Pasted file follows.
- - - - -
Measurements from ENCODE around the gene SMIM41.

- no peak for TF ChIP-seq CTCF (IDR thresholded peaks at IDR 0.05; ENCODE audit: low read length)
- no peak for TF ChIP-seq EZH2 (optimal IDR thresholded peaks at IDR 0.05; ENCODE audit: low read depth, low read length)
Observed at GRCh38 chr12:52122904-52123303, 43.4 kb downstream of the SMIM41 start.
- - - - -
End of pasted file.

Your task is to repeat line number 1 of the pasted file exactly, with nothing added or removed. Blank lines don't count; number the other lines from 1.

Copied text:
Measurements from ENCODE around the gene SMIM41.